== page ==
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Zeiss 8x30B Oberkochen / 8x30 BGAT*P and 8x20 BGAT*P Dialyt's (1 Viewer)

james holdsworth

Consulting Biologist
I recently acquired three new Zeiss bins, at least new to me. Here is a brief review of all three....

Zeiss 8x30B Oberkochen - near mint, almost unmarked, this seems a late version [serial #935XXX] marked ''made in west germany'' and lug attachments on the body rather than the hinge.

Jewel-like build quality, absolutely beautiful fit and finish and appearance, tiny for a 8x30, nestles nicely in the palm of your hand.

The view is superb for an older porro. Wonderful sharpness, good contrast, fairly wide field, only a trace of warmth to the colour cast, great 3D view and sense of depth. Big sweetspot with very good edges. Transmission [as would be expected] isn't great, probably in the 75-80% range, but the image is gorgeous in most lighting conditions. Almost no CA. Immensely satisfying to look through, handle and look at - could very well become one of my all-time favourites.

I'm not likely to lug these jewels into the field much but they are very nice just sitting on a shelf over my desk, where I can look at their Zeiss-ness ;]

Zeiss 8x30 BGAT*P Dialyt - I have owned a non P of this model for awhile and dismissed the whole series as ''pretty average'' based on this non P. So, trading up to this P version was a revelation, as this model doesn't seem to get much love. This version seems a late issue as well, with coatings that have an FL-like magenta hue.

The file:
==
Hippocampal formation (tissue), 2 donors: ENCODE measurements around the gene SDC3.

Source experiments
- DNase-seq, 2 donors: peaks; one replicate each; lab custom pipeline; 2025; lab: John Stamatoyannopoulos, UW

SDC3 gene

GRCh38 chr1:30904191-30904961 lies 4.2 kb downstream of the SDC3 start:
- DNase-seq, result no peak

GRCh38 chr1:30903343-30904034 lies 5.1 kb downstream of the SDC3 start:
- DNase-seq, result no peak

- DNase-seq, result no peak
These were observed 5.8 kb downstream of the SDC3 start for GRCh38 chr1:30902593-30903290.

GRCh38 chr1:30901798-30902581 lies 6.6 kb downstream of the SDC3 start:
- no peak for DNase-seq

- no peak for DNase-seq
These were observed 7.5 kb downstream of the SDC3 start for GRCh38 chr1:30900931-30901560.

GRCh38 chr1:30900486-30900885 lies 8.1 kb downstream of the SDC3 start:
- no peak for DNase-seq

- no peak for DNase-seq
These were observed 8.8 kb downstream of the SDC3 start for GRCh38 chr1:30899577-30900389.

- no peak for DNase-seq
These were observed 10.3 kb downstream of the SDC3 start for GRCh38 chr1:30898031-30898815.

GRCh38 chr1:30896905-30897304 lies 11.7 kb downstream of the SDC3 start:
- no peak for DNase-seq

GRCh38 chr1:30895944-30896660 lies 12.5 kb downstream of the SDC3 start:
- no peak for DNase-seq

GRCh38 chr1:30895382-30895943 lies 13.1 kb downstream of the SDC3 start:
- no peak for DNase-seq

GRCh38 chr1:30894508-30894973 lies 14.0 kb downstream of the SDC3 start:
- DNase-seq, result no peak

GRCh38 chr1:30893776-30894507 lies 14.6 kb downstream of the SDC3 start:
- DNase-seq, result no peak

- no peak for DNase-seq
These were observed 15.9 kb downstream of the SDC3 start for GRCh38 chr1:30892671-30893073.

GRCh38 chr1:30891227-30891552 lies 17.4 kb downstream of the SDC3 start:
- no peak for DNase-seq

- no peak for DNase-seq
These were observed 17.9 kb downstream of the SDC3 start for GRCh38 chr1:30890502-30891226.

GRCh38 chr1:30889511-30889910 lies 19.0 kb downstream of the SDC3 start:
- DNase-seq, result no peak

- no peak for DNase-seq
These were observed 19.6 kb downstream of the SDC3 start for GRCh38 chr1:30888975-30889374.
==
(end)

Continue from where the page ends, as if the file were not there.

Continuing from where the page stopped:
To me, the view is on par with my 7x42 BGAT*P - wonderfully sharp, contrasty with a huge sweetspot and very minimal edge softness, nice wide field and minimal distortion. Head-to-head, the 8x30 appeared a hair sharper and a tad more contrasty than the 7x42 - maybe due to newer coatings. Also appeared more colour neutral [coolish] than the slightly warm 7x42. Transmission seems very good, and would look to be close to 90%. Almost zero CA [a big problem for me], even at the edge of the field - equalling my FL and surpassing lots of other current alphas in this regard. Lower lateral colour than the FL. The P version is such a jump up from the non P that they hardly seem the same model.

I was in the market for a good 8x32 for fieldwork, and was looking at FL's but this 8x30 is so good I may just have found my answer.

Zeiss 8x20 BGAT*P Dialyt - I also owned a non P of this model and was completely underwhelmed with its performance - tons of distortion, tiny sweetspot, dim and pretty much undeserving of the Zeiss name. I kept it only for its collectability. The P version seems quite rare - I have only ever seen two for sale on the bay and elsewhere.

The P is loads better, although I must admit to hating most every compact I have ever tried. Much bigger sweetspot, flatter field, brighter and sharper - better in most every way. Still, this bin is a boutique version, and is most unlikely to find their way into the field for serious birding. Seems a great bin for the pocket, for travel or fishing or the like.

Anyway, thought I would share my thoughts on these three.....